We’re halfway through the second month of staying at home already? Has anything changed? Sadly, not enough. There’s no miracle treatment, you only get tested if you’re sick (so the real extent of infection is unknown), and the country’s “leaders” are disbanding their task force instead of leading (thank goodness for the governors, but I sure don’t envy them). Sigh.
We tried our first grocery pick-up (instead of delivery) last night and determined that even the big businesses haven’t quite figured some of the pieces out. The “pick-up spots” at the grocery store are still standard parking spaces, so there’s no opportunity for meaningful physical distancing, especially for the staff. And we waited quite some time (20 minutes?) for our order to be delivered to our car, so it seems that staffing isn’t quite matching demand or promised capacity. I do wonder if perhaps the pickup time slots should be smaller—if all the people scheduled for an hour window come in the first 5 minutes it could certainly strain the workers. I say this not to complain, but to point out that even HUGE businesses don’t yet have fool-proof plans. Related thought: One of the reasons I enjoy reading about how Disney is planning to reopen their theme parks is that they are really good at logistics. Watching experts adapt can help us all learn.
Am I getting to the point? Perhaps. Part of it is that the future is very murky. Another piece is that we don’t know a lot about leadership in gifted education. The one scholarly article we read specifically on gifted ed in the leadership course was from Thailand, and it addressed practices in a gifted school more than gifted ed leadership broadly. Finally, I think it’s a tough issue because many of the individuals working in gifted education are themselves gifted. As such, they tend to be sensitive, curious, and introspective (among so many other traits). Two articles, one from 2017 and one current, showed up (coincidentally?) in my Facebook news feed today that paint vivid pictures of gifted adults. And when these adults lead, they are leading while gifted. That’s a challenge on many levels, including meeting others where they are, making manifest a workable version of ambitious plans, and focusing on a task or mission long enough to make an impact.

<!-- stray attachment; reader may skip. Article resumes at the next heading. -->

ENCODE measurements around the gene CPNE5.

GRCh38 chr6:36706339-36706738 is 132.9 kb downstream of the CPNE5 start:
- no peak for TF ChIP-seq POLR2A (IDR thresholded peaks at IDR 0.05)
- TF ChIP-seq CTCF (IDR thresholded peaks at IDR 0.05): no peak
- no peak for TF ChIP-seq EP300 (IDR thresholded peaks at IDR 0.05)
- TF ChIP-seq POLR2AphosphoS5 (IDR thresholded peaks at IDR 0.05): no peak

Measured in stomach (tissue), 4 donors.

Given all that, I return to the final assignment question: As you look ahead 5 and 10 years, where do you feel you can have the most impact in the field of gifted education? What might your future contributions be (and why do you think this)?
This is a bit tough for me because my first answer is that I’d like to be retired in 5 years. 😄 But (a) if my financial advisor is reading this, she’d tell me that’s not a realistic plan, and (b) even if I do retire in 5-7 years, I will likely continue working in gifted education. In the immediate future, I think my contributions will continue to be to the teachers with whom I work directly and the students they serve. As I learn more and gain confidence, I hope to be able to support gifted educators in the wider region through conference presentations, workshops, writing, and continuing education. I also hope to reach more classroom teachers, counselors, and others who support gifted students in schools. After that? I’m not sure. More writing?
This has been an interesting way for me to complete a course synthesis project. Writing every day “for publication” feels different than writing a series of less and less rough drafts over the same time period. I think it has made me think more deeply about the course experience and about the prompts. But now I’m ready for a break. I have a course reflection to write (not for publication) tomorrow and then 10 full days away from grad school (during which I will be super-busy at work, of course).
The blog stays though. As others have noted, it is coping method/path to sanity during these crazy times.
So, Box 11, is it?
Box 11 in the LEGO Advent Calendar is…curling stones.
I’m not sure what the yellow piece is, but I have to say that one of the reasons that I’m enjoying this so much is that the designers are so creative.